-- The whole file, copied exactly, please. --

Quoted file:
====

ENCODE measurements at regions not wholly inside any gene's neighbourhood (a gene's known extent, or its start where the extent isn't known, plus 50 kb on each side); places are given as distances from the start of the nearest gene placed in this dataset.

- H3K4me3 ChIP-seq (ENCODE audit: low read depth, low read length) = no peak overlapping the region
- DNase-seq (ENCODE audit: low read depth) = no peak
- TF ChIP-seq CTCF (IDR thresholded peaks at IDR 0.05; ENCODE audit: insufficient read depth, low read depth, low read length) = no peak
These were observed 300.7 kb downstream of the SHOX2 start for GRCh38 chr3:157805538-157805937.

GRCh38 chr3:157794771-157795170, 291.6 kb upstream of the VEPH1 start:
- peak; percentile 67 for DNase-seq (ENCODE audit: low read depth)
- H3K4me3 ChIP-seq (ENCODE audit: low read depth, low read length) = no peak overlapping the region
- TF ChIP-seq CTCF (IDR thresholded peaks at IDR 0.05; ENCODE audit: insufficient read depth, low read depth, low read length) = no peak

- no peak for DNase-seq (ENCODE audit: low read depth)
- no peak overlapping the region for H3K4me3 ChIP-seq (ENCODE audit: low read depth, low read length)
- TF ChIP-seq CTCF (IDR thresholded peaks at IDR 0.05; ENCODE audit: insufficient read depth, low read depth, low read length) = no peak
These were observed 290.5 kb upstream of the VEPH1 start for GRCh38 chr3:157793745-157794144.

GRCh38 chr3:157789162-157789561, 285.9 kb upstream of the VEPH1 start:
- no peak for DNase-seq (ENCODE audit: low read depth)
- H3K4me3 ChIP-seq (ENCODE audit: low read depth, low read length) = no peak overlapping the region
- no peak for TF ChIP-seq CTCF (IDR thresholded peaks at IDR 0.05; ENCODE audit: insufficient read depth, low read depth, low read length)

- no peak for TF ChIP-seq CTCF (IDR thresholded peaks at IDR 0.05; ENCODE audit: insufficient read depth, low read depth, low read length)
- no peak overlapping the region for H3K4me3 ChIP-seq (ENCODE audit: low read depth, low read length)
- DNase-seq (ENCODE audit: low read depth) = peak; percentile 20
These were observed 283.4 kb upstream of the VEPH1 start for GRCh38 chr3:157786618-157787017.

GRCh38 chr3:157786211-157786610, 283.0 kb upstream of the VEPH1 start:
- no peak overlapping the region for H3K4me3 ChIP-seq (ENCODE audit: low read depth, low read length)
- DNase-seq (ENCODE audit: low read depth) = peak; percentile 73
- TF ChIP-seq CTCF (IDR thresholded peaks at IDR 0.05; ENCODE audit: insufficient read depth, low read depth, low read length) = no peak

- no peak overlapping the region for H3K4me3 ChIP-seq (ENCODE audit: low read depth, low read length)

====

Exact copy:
ENCODE measurements at regions not wholly inside any gene's neighbourhood (a gene's known extent, or its start where the extent isn't known, plus 50 kb on each side); places are given as distances from the start of the nearest gene placed in this dataset.

- H3K4me3 ChIP-seq (ENCODE audit: low read depth, low read length) = no peak overlapping the region
- DNase-seq (ENCODE audit: low read depth) = no peak
- TF ChIP-seq CTCF (IDR thresholded peaks at IDR 0.05; ENCODE audit: insufficient read depth, low read depth, low read length) = no peak
These were observed 300.7 kb downstream of the SHOX2 start for GRCh38 chr3:157805538-157805937.

GRCh38 chr3:157794771-157795170, 291.6 kb upstream of the VEPH1 start:
- peak; percentile 67 for DNase-seq (ENCODE audit: low read depth)
- H3K4me3 ChIP-seq (ENCODE audit: low read depth, low read length) = no peak overlapping the region
- TF ChIP-seq CTCF (IDR thresholded peaks at IDR 0.05; ENCODE audit: insufficient read depth, low read depth, low read length) = no peak

- no peak for DNase-seq (ENCODE audit: low read depth)
- no peak overlapping the region for H3K4me3 ChIP-seq (ENCODE audit: low read depth, low read length)
- TF ChIP-seq CTCF (IDR thresholded peaks at IDR 0.05; ENCODE audit: insufficient read depth, low read depth, low read length) = no peak
These were observed 290.5 kb upstream of the VEPH1 start for GRCh38 chr3:157793745-157794144.

GRCh38 chr3:157789162-157789561, 285.9 kb upstream of the VEPH1 start:
- no peak for DNase-seq (ENCODE audit: low read depth)
- H3K4me3 ChIP-seq (ENCODE audit: low read depth, low read length) = no peak overlapping the region
- no peak for TF ChIP-seq CTCF (IDR thresholded peaks at IDR 0.05; ENCODE audit: insufficient read depth, low read depth, low read length)

- no peak for TF ChIP-seq CTCF (IDR thresholded peaks at IDR 0.05; ENCODE audit: insufficient read depth, low read depth, low read length)
- no peak overlapping the region for H3K4me3 ChIP-seq (ENCODE audit: low read depth, low read length)
- DNase-seq (ENCODE audit: low read depth) = peak; percentile 20
These were observed 283.4 kb upstream of the VEPH1 start for GRCh38 chr3:157786618-157787017.

GRCh38 chr3:157786211-157786610, 283.0 kb upstream of the VEPH1 start:
- no peak overlapping the region for H3K4me3 ChIP-seq (ENCODE audit: low read depth, low read length)
- DNase-seq (ENCODE audit: low read depth) = peak; percentile 73
- TF ChIP-seq CTCF (IDR thresholded peaks at IDR 0.05; ENCODE audit: insufficient read depth, low read depth, low read length) = no peak

- no peak overlapping the region for H3K4me3 ChIP-seq (ENCODE audit: low read depth, low read length)